When things become more technologically complex, an OT should never act in isolation, and other professional perspectives and support should be actively sought from local specialist teams and charities. Collaboration with these teams can increase our existing knowledge, enrich our practice and make us better prepared to meet the needs of a wider population. Many OTs are already acknowledging that we are in a privileged position to use digital technologies to our advantage, and they continue to explore options appropriate to their client groups and needs.

As ‘access experts’, enabling people to pursue and succeed in their chosen occupations, OTs should aim to get involved in all aspects that affect an individual’s participation, including their daily use of digital technologies. We should familiarise ourselves with simple and cost-effective ways of adapting these technologies to meet users with a range of needs and disabilities, the same as we familiarise ourselves with other OT techniques and approaches to maximise our professional skills in other areas of practice. This should be part of our continuous professional development.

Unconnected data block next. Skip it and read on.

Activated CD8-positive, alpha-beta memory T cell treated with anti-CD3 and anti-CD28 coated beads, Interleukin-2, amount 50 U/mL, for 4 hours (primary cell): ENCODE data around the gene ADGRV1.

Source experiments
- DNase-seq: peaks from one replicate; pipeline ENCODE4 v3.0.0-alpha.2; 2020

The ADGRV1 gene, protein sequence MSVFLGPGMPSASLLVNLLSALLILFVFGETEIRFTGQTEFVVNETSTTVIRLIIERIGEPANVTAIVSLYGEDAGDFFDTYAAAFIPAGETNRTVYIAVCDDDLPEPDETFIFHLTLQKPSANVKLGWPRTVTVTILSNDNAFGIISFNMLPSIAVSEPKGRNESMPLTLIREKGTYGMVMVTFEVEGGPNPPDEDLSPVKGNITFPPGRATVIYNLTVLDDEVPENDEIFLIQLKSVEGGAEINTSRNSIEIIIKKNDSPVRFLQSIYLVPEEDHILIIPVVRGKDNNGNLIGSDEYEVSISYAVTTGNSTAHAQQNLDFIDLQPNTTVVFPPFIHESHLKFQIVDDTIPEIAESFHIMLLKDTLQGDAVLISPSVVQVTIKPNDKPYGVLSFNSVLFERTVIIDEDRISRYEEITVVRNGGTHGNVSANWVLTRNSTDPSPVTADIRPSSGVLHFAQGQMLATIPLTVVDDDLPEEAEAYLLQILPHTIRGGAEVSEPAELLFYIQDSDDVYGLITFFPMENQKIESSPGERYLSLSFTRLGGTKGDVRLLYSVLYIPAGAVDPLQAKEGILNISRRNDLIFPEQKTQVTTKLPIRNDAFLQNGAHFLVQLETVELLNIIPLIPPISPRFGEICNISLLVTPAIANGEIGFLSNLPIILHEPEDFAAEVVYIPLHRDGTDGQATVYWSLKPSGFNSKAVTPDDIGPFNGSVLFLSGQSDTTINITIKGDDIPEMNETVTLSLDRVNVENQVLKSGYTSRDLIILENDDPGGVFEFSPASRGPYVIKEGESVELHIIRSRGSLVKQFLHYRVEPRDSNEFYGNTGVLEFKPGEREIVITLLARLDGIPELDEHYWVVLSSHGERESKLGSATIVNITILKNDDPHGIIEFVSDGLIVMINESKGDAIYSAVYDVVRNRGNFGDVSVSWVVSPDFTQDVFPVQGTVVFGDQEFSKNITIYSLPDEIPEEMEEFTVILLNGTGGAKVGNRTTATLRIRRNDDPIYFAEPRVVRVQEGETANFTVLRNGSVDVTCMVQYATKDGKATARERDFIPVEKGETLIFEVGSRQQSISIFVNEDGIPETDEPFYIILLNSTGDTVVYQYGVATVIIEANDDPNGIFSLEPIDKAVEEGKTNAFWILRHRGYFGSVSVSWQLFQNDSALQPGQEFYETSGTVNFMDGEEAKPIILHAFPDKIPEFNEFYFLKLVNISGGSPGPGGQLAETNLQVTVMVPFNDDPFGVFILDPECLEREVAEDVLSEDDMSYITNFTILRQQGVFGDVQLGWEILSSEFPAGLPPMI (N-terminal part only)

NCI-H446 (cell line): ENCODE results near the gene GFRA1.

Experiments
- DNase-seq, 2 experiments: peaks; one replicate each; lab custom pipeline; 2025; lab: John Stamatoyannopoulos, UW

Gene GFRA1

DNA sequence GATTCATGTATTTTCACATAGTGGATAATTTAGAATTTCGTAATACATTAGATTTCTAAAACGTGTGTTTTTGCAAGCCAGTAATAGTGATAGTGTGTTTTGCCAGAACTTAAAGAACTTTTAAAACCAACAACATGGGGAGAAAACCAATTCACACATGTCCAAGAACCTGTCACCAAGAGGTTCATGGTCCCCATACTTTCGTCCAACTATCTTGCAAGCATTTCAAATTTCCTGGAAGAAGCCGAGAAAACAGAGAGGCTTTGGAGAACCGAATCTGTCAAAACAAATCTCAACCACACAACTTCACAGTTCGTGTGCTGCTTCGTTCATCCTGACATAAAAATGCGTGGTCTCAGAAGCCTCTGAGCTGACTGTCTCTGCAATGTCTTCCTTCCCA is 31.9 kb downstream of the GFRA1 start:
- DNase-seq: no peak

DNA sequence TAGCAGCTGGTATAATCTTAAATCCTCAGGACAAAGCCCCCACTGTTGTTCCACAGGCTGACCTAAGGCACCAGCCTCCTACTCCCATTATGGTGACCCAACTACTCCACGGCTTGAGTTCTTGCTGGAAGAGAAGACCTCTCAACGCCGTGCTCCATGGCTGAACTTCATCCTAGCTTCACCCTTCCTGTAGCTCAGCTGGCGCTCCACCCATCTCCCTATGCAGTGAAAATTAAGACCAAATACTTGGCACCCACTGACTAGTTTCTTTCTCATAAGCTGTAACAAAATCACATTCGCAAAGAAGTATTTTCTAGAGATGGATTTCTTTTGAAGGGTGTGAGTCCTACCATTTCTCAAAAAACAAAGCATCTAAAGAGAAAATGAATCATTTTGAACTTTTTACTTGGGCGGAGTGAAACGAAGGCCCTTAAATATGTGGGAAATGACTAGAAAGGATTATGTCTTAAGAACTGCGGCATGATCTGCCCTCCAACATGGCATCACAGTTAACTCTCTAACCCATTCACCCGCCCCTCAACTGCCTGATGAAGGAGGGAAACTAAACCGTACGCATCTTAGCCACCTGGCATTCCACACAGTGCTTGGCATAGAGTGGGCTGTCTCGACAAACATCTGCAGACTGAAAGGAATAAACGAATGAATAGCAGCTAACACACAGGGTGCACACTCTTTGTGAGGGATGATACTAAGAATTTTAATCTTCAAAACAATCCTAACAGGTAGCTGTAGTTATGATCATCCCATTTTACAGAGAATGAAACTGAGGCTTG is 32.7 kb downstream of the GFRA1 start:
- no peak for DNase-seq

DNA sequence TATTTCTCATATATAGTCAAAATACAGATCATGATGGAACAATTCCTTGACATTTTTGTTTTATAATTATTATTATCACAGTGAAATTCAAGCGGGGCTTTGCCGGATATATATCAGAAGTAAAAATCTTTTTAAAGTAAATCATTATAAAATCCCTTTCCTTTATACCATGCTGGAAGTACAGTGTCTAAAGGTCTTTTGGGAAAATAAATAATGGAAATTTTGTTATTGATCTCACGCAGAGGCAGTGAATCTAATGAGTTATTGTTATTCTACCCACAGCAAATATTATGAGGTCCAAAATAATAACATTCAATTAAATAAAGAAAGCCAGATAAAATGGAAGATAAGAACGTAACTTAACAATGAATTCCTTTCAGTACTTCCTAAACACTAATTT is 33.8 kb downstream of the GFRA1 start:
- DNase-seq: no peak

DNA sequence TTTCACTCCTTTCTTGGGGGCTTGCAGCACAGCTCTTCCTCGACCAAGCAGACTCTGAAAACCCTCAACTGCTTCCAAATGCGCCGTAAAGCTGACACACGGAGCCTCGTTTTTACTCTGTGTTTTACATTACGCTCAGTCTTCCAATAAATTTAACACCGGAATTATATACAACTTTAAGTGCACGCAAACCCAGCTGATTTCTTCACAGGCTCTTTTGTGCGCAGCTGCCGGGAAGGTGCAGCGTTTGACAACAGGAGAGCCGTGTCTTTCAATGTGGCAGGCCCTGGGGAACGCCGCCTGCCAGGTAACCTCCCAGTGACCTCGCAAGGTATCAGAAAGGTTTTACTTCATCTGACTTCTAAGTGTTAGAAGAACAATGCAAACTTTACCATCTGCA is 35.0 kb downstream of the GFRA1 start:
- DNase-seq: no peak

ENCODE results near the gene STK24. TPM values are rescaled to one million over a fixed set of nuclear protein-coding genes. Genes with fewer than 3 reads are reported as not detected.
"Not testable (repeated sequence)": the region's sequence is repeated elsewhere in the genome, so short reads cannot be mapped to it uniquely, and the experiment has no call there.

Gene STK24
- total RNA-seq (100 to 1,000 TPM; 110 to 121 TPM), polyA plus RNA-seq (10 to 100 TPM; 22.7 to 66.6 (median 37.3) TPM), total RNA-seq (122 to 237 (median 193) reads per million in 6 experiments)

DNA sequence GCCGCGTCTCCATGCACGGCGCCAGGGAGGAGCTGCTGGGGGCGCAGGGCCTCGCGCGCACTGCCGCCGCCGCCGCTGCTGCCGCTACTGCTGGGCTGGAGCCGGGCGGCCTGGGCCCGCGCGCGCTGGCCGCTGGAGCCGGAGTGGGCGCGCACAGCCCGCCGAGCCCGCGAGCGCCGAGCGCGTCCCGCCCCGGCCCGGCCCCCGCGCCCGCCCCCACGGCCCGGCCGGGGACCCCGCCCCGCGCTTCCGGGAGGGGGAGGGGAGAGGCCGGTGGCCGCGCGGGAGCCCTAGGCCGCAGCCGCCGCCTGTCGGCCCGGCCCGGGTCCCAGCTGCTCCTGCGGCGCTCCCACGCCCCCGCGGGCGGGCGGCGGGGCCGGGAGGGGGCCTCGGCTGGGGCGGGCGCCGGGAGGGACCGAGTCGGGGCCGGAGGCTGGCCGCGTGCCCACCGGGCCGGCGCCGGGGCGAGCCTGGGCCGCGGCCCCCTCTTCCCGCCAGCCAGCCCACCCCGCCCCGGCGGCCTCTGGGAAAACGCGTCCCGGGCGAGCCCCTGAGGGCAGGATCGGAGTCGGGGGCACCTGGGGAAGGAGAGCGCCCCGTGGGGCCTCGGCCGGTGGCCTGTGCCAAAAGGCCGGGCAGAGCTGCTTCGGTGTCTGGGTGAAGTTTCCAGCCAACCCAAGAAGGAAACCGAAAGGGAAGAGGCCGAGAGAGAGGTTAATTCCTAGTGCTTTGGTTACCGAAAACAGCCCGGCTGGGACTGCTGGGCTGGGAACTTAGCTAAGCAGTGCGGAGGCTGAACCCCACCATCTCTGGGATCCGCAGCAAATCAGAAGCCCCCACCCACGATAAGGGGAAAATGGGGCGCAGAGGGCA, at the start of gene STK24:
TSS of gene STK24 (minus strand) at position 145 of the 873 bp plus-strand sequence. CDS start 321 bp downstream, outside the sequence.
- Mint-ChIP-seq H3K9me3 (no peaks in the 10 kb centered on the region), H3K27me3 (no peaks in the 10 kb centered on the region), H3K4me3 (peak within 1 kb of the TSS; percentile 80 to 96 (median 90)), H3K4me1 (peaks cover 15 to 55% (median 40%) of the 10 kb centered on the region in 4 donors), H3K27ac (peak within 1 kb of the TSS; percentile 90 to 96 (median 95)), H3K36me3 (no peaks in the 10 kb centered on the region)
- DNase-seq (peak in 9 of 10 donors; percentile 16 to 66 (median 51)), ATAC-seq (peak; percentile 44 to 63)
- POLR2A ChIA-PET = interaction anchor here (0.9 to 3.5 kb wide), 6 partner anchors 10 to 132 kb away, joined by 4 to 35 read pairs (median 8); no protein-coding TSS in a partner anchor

And finally, we can use Digital Technology in OT not only because it makes things easier, but because it can make things POSSIBLE (adapted from IBM training manual, 1991).

As always, questions, comments and personal experiences with digital technology in OT clinical practice will be very welcomed.


References and more Information: (Accessed January 2015)

American Occupational Therapy Association. (2010). Specialized knowledge and skills in technology and environmental interventions for occupational therapy practice. American Journal of Occupational Therapy, 64, S44–S56. doi:10.5014/ajot.2010.64S44

Terrer-Perez, P (2013). ‘Digital Assistive Technology: A Core Skill for OTs Working with Children?’. OT News, January(2): 32.